A roundtable chat with the cast and crew of Amazon’s “The Man in the High Castle”

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A couple of strange things happened last summer. You might remember them. First, the people of the United Kingdom decided to leave the European Union. Then, the Republican Party’s base chose to nominate a reality TV star and alleged billionaire for the presidency of the United States. When this writer found himself in a San Diego Hilton ballroom for Comic-Con roundtables with an executive producer and five cast members of “The Man in the High Castle,” Brexit was a certainty and the dystopian Republican convention had just wrapped. Even so, the election of vulgar reality TV star turned racist demagogue Donald J. Trump to the world’s most powerful political position seemed scary, but kind of unlikely. Yup.

In any case, these two events made for some interesting conversation, considering that “The Man in the High Castle” is the deliberately paced, lavishly produced Amazon TV series drawn from Phillip K. Dick’s dark, reality-bending 1963 science fiction masterpiece. Set in an alternate reality 1962 America some years after the totalitarian Axis powers of Germany and Japan have won World War II and subdivided the nation into a Nazi-dominated East Coast, a Japan-controlled West Coast, and a no-man’s land in the middle, the show portrays the lives of a number of characters caught up in a series of tragic and terrifying events. They are largely spurred by the existence of strange films that seem to show a world where the Allied powers of the U.S. and the UK had actually won World War II. By the end of the first season, it had become clear that other parallel realities would factor into the story’s next phase.

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2016 Holiday Gift Guide: Television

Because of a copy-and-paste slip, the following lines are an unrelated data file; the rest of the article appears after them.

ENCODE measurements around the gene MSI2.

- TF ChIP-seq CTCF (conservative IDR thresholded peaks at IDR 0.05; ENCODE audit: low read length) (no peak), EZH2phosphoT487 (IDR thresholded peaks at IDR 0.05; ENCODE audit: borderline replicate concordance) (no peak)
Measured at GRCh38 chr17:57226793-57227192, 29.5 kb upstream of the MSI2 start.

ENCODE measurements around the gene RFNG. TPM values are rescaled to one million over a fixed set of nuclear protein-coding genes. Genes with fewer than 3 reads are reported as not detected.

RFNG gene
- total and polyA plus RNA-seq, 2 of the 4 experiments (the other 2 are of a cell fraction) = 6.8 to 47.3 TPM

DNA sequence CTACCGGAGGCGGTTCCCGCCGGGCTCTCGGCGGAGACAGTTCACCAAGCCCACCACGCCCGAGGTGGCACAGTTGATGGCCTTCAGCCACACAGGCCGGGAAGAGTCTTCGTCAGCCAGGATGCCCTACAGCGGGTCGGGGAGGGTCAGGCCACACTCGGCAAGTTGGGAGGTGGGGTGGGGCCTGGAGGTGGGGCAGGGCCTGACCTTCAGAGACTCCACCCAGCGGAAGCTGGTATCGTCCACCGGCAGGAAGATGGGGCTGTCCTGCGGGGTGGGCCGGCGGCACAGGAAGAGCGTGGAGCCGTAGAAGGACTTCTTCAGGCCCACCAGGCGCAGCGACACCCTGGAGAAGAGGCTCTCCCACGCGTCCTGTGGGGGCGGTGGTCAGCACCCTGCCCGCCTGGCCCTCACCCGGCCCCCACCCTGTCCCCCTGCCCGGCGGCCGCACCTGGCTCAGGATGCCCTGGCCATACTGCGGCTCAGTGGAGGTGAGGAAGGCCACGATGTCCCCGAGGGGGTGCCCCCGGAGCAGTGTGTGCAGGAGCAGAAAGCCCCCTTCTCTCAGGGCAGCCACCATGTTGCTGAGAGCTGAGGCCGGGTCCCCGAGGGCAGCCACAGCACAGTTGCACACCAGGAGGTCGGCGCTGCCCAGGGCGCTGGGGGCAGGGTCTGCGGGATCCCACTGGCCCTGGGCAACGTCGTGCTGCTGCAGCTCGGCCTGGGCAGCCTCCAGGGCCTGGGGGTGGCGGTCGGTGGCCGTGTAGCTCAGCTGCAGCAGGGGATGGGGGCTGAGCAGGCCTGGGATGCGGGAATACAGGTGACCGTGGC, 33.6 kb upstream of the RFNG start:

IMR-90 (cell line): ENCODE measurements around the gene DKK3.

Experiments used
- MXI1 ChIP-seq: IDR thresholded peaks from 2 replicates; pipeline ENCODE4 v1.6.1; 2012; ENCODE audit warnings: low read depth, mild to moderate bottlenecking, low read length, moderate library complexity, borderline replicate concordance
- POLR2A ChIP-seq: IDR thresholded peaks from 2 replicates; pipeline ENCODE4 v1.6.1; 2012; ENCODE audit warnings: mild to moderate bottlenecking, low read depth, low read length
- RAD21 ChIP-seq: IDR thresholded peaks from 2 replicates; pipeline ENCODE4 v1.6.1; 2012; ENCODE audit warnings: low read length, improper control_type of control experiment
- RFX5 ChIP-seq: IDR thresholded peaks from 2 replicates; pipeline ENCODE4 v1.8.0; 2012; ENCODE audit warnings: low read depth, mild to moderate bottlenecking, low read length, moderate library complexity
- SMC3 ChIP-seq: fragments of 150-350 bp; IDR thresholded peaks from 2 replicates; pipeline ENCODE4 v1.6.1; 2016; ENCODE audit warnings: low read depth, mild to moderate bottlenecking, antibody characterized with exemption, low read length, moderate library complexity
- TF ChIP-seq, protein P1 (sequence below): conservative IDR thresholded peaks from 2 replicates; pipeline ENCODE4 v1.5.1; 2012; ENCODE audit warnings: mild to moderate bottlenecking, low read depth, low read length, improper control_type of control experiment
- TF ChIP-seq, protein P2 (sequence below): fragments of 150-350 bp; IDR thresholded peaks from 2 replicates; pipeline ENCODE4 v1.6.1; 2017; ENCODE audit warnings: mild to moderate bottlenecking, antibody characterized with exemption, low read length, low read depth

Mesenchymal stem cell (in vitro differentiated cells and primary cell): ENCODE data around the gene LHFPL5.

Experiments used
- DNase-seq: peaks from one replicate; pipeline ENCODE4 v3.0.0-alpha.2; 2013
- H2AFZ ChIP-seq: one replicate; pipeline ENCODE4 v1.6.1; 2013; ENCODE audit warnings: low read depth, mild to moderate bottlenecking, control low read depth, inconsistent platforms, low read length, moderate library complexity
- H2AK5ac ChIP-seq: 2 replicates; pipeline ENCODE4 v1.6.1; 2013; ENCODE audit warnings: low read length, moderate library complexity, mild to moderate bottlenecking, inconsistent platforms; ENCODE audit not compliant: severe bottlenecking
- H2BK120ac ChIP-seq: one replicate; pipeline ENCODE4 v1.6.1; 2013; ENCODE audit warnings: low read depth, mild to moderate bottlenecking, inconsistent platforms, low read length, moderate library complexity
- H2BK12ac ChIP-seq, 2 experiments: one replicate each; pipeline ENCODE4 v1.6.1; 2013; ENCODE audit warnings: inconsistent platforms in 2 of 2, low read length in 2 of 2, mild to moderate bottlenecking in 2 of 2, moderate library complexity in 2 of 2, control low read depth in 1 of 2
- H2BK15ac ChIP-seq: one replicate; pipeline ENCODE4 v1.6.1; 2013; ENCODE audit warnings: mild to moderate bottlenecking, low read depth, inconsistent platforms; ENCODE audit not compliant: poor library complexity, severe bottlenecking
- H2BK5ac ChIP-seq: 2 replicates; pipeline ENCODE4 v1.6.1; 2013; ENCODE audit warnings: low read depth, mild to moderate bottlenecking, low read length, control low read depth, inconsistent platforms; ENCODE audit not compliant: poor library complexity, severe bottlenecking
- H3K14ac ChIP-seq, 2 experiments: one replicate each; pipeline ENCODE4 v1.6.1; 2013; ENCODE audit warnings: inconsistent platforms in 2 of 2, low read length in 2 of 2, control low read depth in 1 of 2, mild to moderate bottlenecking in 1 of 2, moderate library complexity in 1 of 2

Television fans must love the holidays, because it’s the one time of year when studios unleash a host of massive box sets collecting their favorite dramas and comedies. But while we like to devour an entire TV show just as quickly as the next person, sometimes a little self-discipline is required, which is why we’ve devoted most of this year’s guide to some less time-consuming (and more affordable) suggestions. If you don’t find anything for your friends and family here, a Netflix gift card works just as well.

Click the links within the write-ups to purchase each product online, and check back throughout the week for more additions to our Holiday Gift Guide.

American Crime Story: The People v. O.J. Simpson

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There’s been a lot of great television this year, and FX’s “American Crime Story” is right up there at the top. Though most people of a certain age remember the media circus surrounding the so-called Trial of the Century, “The People v. O.J. Simpson” manages to feel like an entirely fresh experience, revealing things about the case you may not have known before while also recapturing all the infamous moments. Told largely from the perspective of the lawyers, the show examines topics like race, gender, celebrity and the criminal justice system and how each one affected the outcome of the trial. There’s hardly a dull moment throughout the show’s debut season, including the excellent bottle episode “A Jury in Jail,” which details the mental and physical strain placed on the jurors throughout the lengthy court case. At its core, however, “American Crime Story” is just a really excellent actor’s showcase that features award-worthy performances by Sarah Paulson, Courtney B. Vance and Sterling K. Brown, among others. The series is so engrossing and expertly cast that it’s like watching the murder trial all over again, only this time, with an unrestricted view of the chaos and drama.

The Night Of